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Biometric Types and Their Indicators: Physiological and Behavioural

If you’ve ever used your finger to open your phone, checked your face to see how much money is in your bank’s app, or yelled “Hey Alexa” to figure out how long to cook an egg. You’ve put the biometrics to good use. Physiological and behavioral biometrics (such as the ones seen in the previous example) are the two types of biometrics

A person’s fingerprint is classified as a “physiological” biometric identifier, which is a particular physical pattern on a person’s body. It is the most common biometric used in the world today to identify a human. A scan of the same person’s face, also known as face recognition, is a physiological biometric that can be segmented to reveal other physiological biometric sensors such as ear shape and the distance between their eyes.

A person’s voice is a “behavioral” biometric indicator – specific patterns that are related to an individual’s actions. A physical fingerprint can be lifted off of a device, but, the way you use said device can be measured to make a profile. Though there are some crossovers to physical traits, behavioral biometric indicators are increasingly being used in digital applications and online to follow and determine who a person is based on a set of patterns created by how they behave. For example, most modern companies that have a digital platform will look at behavioral characteristics like scrolling on a web page with a mouse, swiping on a web page to indicate mobile browsing, or clicks vs. hard presses as one method of biometric recognition that can help build a profile of a person’s identity.

The Physiological – Shape of the Body. 

  • Fingerprint – the ridges on your finger 
  • Hand geometry – how far your fingers are apart from one another, finger length, etc.
  • Palm print – hand lines found on your palm and palm thickness/width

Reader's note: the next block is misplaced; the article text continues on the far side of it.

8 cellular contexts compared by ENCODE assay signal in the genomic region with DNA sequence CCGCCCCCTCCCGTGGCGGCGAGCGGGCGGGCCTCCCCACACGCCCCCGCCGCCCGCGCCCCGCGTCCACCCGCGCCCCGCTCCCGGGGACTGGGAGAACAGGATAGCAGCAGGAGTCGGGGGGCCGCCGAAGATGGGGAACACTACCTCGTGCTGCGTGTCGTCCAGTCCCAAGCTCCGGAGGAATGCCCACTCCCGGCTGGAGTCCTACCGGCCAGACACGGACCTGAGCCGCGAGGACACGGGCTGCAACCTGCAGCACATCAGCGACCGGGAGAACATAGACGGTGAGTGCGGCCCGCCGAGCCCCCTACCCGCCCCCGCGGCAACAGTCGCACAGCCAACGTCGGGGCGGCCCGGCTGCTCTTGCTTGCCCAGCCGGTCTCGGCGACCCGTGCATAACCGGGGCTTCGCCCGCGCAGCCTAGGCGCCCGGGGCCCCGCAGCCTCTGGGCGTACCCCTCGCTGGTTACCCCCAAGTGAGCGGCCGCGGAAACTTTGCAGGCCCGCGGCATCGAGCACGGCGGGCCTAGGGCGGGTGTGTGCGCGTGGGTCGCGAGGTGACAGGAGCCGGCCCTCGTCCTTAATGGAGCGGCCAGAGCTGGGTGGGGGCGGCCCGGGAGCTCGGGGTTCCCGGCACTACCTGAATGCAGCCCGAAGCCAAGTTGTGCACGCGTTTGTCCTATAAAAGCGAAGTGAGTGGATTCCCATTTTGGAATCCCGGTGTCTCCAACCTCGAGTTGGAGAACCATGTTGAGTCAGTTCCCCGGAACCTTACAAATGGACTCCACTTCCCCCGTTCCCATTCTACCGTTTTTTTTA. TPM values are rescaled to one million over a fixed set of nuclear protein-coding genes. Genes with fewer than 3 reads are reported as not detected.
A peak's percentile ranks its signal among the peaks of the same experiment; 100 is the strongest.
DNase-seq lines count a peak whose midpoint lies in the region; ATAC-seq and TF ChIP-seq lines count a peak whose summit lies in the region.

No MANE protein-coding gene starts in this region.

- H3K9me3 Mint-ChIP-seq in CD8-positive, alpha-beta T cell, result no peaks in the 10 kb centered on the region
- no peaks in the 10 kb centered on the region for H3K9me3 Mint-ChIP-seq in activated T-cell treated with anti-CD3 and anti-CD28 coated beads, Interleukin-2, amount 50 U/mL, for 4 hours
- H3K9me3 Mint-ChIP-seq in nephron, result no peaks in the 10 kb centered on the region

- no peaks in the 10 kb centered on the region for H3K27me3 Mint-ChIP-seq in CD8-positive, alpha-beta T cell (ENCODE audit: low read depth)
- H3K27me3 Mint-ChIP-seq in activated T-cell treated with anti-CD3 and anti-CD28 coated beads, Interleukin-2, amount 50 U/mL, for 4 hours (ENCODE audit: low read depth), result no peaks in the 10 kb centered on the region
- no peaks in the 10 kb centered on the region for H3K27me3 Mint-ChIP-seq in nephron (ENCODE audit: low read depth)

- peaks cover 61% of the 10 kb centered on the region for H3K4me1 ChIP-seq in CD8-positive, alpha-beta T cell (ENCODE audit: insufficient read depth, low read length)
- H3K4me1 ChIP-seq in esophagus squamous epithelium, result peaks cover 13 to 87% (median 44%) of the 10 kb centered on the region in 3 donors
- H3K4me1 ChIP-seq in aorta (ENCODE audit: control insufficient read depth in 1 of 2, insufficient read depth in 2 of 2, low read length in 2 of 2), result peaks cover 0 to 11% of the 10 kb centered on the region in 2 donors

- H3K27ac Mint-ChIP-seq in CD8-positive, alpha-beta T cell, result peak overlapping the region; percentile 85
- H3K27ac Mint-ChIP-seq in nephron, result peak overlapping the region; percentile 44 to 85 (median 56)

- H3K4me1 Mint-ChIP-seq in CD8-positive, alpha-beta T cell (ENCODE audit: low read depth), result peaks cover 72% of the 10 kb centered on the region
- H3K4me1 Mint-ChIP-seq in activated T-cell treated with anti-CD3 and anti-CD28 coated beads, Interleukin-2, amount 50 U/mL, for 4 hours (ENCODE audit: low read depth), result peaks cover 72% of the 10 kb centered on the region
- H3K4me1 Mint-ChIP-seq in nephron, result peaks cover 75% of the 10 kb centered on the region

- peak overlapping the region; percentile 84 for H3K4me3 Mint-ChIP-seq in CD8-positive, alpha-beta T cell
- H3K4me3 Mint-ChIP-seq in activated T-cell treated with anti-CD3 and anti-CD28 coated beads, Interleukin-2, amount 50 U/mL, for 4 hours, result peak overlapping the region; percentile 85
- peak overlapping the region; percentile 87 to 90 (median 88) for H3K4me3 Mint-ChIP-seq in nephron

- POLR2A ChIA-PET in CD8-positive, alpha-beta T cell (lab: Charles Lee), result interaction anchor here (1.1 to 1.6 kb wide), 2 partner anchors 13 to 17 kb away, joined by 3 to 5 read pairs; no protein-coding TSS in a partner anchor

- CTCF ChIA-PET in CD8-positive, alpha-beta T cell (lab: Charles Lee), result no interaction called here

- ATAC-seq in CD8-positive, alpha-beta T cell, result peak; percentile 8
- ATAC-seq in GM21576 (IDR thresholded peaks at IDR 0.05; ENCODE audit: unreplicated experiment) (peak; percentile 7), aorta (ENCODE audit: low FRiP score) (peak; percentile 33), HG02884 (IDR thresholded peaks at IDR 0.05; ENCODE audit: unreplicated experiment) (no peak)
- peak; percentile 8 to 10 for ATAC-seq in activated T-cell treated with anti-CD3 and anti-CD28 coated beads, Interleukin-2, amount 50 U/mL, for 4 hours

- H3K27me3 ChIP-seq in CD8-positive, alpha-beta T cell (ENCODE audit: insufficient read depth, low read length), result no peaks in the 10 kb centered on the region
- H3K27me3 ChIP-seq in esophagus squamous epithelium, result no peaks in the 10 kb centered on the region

• DNA – analysis of a genetic sequence
  • Blood – blood type
  • Facial measurements – including ear geometry, nose, head size and shape, eye distance, hair color, etc.
  • Iris and retinas – color and eye shape
  • Veins – vein patterns in eyes, hands, 
  • Heartbeats and EKG

Behavioral – Patterns Identified in Human Behavior

  • Typing rhythm and keystroke dynamics
  • Walking gait
  • Voice and speech inflections
  • Gestures
  • Web navigation – scrolling and swiping
  • Written text recognition like a signature or font
  • Geo-location and IP Addresses
  • Purchasing habits
  • Device use
  • Browser history and cookies

How Does Biometrics Work? What Are Biometrics Used for?

  1. Biometric software like “face recognition” captures the biological input that a user provides (in this case, a face).
  2. The software measures the capture to create a baseline data point template or the “lock” that will be the determining data point for future uses.
  3. The biometric characteristics that are measured and captured are converted and stored as data in internal hardware on the device used, or on a cloud platform during the enrollment phase.
  4. From there, biometric sensors compare any new inputs as a potential “key”  to the previously derived string of data in the “lock.” Only the matching biometrics, whether its physiological or behavioral characteristics, provided will confirm a person’s identity and unlock the service or account

A large part of why biometrics allows a high level of security is that current commercial technology prevents biometric characteristics from being re-engineered digitally for nefarious purposes. You have to have a real, physical fingerprint to be able to use and be approved by a fingerprint scanner. However, the speed of technological changes means it’s a matter of “when” not “if” technology is created to replicate biometric characteristics.

Types of Biometric Technology & Their Uses

Today, there are a huge number of applications and services that utilize biometric technology. Here are some common ones that people interact with daily:

  • Personal hardware – phones, laptops, PCs, tablets. 
  • Financial transactions – payments like wire transfers often ask for verification of a person’s identity before processing
  • Healthcare – Biometrics can help doctor’s offices, hospitals, and clinicians keep better records of patients or prevent violations by preventing the disclosure of medical records to non approved parties
  • Law enforcement  – Agents use biometrics daily to catch and track criminals. Fingerprints and DNA analysis anyone? Biometrics are also used by jails and prisons to manage inmates. For instance, agents will take pictures of an inmate’s tattoos to track criminal organization affiliation and build a biometric characteristics profile
  • Airports – Many modern airports are beginning to use facial recognition biometrics. Travelers can enroll by having a photo of their eyes and face captured by a camera. When traveling, instead of waiting in long queues to be processed, passengers simply walk into an expedited queue, look into a camera that compares their face to their biometric